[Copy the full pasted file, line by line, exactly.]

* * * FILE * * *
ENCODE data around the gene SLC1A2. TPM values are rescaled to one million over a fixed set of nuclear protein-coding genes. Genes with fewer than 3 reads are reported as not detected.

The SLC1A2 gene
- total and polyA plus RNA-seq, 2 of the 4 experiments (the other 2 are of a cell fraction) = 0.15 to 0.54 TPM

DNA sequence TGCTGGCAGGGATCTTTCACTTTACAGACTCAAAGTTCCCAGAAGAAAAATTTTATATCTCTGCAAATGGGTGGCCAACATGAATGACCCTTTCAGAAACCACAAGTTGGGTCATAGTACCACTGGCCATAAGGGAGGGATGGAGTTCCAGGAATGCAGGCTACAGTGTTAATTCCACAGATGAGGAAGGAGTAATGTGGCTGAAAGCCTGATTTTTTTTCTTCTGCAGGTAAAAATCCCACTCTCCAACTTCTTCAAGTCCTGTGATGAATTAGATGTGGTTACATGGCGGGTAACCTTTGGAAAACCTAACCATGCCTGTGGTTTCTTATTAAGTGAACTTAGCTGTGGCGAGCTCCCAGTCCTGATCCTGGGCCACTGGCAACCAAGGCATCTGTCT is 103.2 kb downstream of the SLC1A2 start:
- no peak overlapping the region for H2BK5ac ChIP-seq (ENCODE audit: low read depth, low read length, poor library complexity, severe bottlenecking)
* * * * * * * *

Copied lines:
ENCODE data around the gene SLC1A2. TPM values are rescaled to one million over a fixed set of nuclear protein-coding genes. Genes with fewer than 3 reads are reported as not detected.

The SLC1A2 gene
- total and polyA plus RNA-seq, 2 of the 4 experiments (the other 2 are of a cell fraction) = 0.15 to 0.54 TPM

DNA sequence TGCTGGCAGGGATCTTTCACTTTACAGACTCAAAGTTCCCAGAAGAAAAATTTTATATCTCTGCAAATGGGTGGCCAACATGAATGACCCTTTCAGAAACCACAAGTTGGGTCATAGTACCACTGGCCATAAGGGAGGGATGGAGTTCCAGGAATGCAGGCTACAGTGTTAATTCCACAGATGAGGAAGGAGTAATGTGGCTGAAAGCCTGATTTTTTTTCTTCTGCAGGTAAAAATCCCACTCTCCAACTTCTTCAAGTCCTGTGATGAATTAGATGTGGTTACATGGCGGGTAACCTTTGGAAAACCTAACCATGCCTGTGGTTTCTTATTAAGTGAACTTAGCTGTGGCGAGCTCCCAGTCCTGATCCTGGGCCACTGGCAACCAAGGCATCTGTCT is 103.2 kb downstream of the SLC1A2 start:
- no peak overlapping the region for H2BK5ac ChIP-seq (ENCODE audit: low read depth, low read length, poor library complexity, severe bottlenecking)